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J Neurophysiol. 2011 Aug;106(2):652-61. doi: 10.1152/jn.00210.2011. Epub 2011 May 25.

Probing for hemispheric specialization for motor skill learning: a transcranial direct current stimulation study.

Author information

1
Human Cortical Physiology and Stroke Neurorehabilitation Section, National Institute of Neurological Disorders and Stroke, National Institutes of Health, 9000 Rockville Pike, Bldg 10, 7D54, Bethesda, MD 20892, USA.

Abstract

Convergent findings point to a left-sided specialization for the representation of learned actions in right-handed humans, but it is unknown whether analogous hemispheric specialization exists for motor skill learning. In the present study, we explored this question by comparing the effects of anodal transcranial direct current stimulation (tDCS) over either left or right motor cortex (M1) on motor skill learning in either hand, using a tDCS montage to better isolate stimulation to one hemisphere. Results were compared with those previously found with a montage more commonly used in the field. Six groups trained for three sessions on a visually guided sequential pinch force modulation task with their right or left hand and received right M1, left M1, or sham tDCS. A linear mixed-model analysis for motor skill showed a significant main effect for stimulation group (left M1, right M1, sham) but not for hand (right, left) or their interaction. Left M1 tDCS induced significantly greater skill learning than sham when hand data were combined, a result consistent not only with the hypothesized left hemisphere specialization for motor skill learning but also with possible increased left M1 responsiveness to tDCS. The unihemispheric montage effect size was one-half that of the more common montage, and subsequent power analysis indicated that 75 subjects per group would be needed to detect differences seen with only 12 subjects with the customary bihemispheric montage.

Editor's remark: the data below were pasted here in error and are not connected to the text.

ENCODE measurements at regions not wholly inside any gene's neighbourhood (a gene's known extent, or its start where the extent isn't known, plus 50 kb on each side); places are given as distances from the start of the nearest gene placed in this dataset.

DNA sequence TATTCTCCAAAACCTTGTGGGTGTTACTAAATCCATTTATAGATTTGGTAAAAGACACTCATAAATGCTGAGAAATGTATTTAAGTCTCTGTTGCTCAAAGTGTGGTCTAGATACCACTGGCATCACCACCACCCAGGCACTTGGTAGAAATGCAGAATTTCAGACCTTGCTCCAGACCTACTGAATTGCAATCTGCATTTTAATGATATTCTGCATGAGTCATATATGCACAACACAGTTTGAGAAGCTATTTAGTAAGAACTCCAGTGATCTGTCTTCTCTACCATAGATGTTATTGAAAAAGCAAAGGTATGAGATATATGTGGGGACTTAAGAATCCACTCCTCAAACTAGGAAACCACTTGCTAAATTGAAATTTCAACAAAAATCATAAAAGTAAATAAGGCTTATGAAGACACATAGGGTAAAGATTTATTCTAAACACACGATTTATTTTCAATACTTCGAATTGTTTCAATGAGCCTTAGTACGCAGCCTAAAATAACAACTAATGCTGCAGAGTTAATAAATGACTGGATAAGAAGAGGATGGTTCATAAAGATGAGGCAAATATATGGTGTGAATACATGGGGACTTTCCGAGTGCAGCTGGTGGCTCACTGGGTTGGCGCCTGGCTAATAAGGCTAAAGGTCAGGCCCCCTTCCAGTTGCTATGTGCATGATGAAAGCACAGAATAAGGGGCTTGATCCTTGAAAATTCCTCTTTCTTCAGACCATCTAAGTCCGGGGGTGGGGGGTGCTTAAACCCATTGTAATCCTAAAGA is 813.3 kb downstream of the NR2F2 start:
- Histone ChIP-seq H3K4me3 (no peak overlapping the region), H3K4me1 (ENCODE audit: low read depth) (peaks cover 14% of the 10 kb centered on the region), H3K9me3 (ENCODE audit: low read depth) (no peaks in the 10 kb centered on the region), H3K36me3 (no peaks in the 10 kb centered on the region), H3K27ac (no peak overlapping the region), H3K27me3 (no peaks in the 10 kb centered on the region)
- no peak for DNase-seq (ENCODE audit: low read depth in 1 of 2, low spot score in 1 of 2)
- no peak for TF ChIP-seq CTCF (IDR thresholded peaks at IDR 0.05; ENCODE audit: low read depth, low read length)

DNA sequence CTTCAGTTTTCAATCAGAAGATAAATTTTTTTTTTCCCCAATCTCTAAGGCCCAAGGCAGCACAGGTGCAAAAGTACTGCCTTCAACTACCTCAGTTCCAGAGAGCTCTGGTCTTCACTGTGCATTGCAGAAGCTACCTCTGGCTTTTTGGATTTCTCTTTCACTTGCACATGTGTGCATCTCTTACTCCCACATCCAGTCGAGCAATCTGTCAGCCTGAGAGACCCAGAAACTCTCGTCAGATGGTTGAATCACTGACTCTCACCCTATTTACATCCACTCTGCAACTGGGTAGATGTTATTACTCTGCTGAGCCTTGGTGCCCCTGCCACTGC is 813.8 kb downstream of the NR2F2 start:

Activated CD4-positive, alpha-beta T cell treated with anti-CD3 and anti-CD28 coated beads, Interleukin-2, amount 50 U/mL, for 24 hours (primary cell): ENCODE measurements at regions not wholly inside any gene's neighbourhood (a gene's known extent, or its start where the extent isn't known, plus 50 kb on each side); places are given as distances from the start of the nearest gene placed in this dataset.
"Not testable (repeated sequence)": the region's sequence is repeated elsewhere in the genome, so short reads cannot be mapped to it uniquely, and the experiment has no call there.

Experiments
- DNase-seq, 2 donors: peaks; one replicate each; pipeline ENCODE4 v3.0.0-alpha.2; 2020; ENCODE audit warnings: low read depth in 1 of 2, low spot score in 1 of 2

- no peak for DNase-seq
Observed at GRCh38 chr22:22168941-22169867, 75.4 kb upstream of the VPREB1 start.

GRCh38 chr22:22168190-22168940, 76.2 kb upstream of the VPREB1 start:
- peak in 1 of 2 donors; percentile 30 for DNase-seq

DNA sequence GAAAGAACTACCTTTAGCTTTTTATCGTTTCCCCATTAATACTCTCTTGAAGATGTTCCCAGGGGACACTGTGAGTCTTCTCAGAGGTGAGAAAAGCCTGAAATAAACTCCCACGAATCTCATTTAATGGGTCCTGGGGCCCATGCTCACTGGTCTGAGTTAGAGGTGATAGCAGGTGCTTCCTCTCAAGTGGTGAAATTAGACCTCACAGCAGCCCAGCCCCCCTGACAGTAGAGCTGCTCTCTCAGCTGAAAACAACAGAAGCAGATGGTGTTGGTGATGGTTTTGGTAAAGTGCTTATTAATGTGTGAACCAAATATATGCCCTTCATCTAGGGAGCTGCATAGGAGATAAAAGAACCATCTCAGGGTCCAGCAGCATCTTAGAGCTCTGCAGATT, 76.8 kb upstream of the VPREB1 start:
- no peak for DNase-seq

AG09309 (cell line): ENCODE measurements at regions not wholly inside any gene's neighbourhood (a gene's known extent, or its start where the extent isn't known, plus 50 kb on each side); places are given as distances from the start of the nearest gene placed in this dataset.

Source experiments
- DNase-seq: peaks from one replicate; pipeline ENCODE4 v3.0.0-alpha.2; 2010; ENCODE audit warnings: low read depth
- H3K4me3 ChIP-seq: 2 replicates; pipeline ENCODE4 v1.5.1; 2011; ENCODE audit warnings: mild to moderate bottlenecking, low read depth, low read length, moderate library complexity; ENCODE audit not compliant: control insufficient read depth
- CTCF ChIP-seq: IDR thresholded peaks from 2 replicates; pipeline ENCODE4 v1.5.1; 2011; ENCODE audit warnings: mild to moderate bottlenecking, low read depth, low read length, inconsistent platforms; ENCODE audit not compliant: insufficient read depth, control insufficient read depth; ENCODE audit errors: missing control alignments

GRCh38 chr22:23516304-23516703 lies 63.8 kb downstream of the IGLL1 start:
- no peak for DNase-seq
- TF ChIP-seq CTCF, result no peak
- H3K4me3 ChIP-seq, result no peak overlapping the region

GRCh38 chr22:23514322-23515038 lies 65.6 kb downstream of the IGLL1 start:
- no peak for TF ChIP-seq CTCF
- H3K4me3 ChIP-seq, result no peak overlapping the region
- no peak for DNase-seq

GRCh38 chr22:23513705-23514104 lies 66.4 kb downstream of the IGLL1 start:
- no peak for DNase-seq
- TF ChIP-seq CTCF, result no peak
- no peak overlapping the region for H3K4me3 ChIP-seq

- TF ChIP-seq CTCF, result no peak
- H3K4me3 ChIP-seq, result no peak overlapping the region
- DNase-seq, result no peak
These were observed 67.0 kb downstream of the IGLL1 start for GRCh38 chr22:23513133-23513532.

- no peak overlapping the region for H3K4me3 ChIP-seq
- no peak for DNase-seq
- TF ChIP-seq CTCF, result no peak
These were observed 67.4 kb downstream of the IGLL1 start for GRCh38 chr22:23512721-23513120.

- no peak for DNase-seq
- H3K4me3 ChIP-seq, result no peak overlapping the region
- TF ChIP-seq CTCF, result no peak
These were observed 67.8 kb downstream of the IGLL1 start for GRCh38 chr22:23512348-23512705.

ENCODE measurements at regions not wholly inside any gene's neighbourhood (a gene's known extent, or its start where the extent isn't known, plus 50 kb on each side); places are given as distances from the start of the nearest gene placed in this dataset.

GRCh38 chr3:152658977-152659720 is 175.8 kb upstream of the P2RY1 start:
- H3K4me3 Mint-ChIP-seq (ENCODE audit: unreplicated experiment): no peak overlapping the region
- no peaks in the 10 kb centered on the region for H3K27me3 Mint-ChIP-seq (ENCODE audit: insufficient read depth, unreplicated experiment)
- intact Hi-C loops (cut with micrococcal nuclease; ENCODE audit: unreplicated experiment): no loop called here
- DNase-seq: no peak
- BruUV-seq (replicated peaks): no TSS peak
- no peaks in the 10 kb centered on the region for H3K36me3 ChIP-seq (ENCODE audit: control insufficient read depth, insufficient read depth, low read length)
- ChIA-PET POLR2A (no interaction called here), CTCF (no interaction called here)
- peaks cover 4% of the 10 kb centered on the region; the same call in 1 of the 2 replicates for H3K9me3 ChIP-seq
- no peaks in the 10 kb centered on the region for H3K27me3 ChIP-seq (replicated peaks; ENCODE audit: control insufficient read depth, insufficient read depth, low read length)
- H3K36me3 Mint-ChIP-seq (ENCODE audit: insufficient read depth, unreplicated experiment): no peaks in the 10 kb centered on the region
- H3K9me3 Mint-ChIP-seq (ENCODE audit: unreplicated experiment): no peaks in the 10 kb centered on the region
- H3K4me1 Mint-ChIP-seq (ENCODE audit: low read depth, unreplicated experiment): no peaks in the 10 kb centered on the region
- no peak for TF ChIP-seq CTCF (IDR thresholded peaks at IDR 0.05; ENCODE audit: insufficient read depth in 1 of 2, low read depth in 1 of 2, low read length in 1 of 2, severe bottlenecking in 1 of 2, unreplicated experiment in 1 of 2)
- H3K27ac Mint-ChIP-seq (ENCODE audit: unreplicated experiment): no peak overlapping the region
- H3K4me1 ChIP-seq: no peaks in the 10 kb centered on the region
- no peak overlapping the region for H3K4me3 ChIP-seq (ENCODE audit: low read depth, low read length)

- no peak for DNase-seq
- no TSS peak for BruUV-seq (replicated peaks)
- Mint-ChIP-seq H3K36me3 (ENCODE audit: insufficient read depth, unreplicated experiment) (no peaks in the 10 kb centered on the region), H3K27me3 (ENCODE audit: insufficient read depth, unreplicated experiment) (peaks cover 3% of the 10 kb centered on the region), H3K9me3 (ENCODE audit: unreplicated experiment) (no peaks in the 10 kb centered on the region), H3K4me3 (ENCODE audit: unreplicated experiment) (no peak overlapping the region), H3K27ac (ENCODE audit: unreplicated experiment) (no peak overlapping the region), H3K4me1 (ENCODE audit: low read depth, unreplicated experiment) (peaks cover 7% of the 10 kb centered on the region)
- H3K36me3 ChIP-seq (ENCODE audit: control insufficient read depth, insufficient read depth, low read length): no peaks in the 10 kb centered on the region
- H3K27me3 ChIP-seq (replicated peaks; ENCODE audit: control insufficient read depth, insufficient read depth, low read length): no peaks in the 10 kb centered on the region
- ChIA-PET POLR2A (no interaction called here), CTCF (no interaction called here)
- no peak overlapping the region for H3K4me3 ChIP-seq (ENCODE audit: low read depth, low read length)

PMID:
21613597
PMCID:
PMC3154830
DOI:
10.1152/jn.00210.2011
[Indexed for MEDLINE]
Free PMC Article

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